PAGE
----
I have always wanted to travel down the Congo River, from deep in the Congo to the Atlantic coast. But never dared doing so, through a country completely bankrupt and lawless. Tim Butcher did, in 2004, and wrote a fascinating book about it, “Blood River” (2006). Maybe he really wanted to travel the route the explorer Henry Morton Stanley took, in 1877, when he became the first Westerner to travel from the east to the west coast of the continent, and especially, discovered the Congo River, hitherto unknown to Western map makers. Or maybe he wanted to see where his mother travelled in colonial luxury in the 1950. But I think he just had the same obsession as I had, go down that river.

He quickly establishes that his is not adventure travel, no, he calls it ordeal travel. Every part is a major challenge, firstly organising transport in a country where there is none, and then actually moving from one to the next place. The first part is a gruelling couple of days on the back of a motor bike, but he also travels by UN patrol boat, by canoe, by another UN chartered barge. None of the travel is fun, but at least on the road, or the river, he feels slightly safer than in the towns. What he encounters on the way is a country totally lawless, ruled by local strongmen and gangs, vaguely linked to political entities but mostly after their own, immediate and uncontrolled interest, in the process terrorising everybody else. And what he describes is a country going backwards, from a relatively well developed infrastructure under Belgian colonial rule to a place not unlike the one encountered by Stanley: the roads have disappeared again, have been reduced to narrow tracks; the only remnant of the railway is an overgrown sleeper; rusty metal hulls are all that is left of ships that used to sail up and down the river frequently. In the jungle there is nothing that reminds one of what we would consider normal life. One of his most poignant observations is that the older generations have, in fact, been exposed to more modernity that the younger ones – the inverse of what is considered normal in the rest of the world.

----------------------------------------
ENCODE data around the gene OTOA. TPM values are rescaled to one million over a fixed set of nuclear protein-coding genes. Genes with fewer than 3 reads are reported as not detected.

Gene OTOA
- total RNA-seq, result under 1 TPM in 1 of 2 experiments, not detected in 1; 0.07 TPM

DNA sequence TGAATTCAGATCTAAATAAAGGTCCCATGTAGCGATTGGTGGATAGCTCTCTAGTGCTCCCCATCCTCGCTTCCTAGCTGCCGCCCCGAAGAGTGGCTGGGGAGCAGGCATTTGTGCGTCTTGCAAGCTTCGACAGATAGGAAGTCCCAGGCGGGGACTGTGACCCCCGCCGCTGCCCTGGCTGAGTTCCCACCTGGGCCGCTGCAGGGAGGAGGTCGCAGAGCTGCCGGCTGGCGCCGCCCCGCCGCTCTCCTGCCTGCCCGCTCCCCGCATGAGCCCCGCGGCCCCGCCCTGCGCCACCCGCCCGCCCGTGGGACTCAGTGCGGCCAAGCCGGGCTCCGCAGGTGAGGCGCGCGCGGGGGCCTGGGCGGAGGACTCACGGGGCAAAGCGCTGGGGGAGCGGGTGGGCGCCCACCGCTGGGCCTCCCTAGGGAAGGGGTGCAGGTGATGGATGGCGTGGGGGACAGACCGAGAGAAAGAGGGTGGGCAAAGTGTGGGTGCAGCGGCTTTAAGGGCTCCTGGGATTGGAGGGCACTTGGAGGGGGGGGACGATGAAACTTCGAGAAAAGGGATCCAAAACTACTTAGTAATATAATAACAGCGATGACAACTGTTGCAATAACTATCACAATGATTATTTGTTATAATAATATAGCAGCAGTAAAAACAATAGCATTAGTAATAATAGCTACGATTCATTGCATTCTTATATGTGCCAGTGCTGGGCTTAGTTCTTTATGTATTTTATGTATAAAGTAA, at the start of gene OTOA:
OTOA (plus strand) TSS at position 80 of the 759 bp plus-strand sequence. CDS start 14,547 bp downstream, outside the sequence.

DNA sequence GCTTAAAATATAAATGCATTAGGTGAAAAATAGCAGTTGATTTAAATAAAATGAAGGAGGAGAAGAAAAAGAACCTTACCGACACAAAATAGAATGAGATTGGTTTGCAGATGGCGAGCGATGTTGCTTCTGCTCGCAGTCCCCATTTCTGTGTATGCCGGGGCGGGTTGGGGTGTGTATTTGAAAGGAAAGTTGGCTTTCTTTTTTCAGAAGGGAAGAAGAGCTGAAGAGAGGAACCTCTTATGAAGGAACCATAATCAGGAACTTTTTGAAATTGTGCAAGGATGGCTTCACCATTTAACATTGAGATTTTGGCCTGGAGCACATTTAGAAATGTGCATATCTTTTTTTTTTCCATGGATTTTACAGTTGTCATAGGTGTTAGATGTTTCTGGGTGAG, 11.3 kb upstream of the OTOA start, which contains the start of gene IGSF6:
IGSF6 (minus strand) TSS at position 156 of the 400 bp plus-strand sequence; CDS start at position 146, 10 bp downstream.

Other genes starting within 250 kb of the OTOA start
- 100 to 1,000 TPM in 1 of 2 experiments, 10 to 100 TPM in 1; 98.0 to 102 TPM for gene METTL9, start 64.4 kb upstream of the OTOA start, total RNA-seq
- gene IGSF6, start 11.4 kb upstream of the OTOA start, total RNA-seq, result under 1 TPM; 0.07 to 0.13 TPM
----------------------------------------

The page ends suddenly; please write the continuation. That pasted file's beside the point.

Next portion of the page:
Throughout his journey Mr Butcher lives in constant fear. And you wonder what for, in the end. You know, apart from the occasional character he finds – a Belgian priest who arrived in the 1940s, or a British spinster, who has spent her entire life in the Congo, or some extremely helpful aid workers, both expatriate and local – apart from those people, there is really nothing to see, apart from green jungle and muddy river, and the occasional dilapidated town. That he manages to reach the Atlantic coast, alive and in less than two months, is a major achievement, for which I have the utmost respect, never mind that during reading the book I often referred to Mr Butcher as the lunatic. The other thing he achieved is that I don’t need to make that trip anymore, myself.


A lot less interesting is Anjan Sundaram’s “Stringer” (2013). Subtitled ‘A Reporter’s Journey in the Congo’, it is at least as much about Mr Sundaram’s own personal journey as it is about the Congo. Written in three parts, the first and longest deals with his arrival and stay in Kinshasa, with a local family rather than in a five star hotel. Quite interesting, the local scene, but not interesting enough for over a hundred pages. The second part is the most interesting one, when he travels upcountry, first by barge and motor canoe on a failed trip to visit a friend’s expropriated piece of land, then by UN aircraft to Bunia, to ‘visit the war’. But here again, it is too much about the author, too little about Congo, let alone about ‘the war’. In the third part, Sundaram is back in Kinshasa, where he lives through the election and the subsequent unrest, consisting of fighting in the streets between several political factions. But it is not that he is ‘reporting from anarchy’ as the book cover wants us to believe; Sundaram is holed up in a factory of an Indian contact, cut off from the outside world, until things calm down again after three days. Uncomfortable, for sure, but we are not talking about a hero, here. Altogether, quite disappointing.


Tim Jeal’s biography “Stanley: the Impossible Life of Africa’s Greatest Explorer” (2007) is of course excellent background literature for anything Congo-related. Sadly, I haven’t had the time to read it yet. Neither have I read Stanley’s own writings, notably Through the Dark Continent, published in 1878, on his east to west crossing which included descending the Congo River.


And then there is the fiction section of the list: my favourites are, of course, Joseph Conrad’s classic “Heart of Darkness” (1902), which describes exactly what I find so attractive, the Congo River and its people, but then a hundred years ago, and even more so, “The Poisonwood Bible” (1998), about a missionary and his family in what was still Belgian Congo in the 1950s.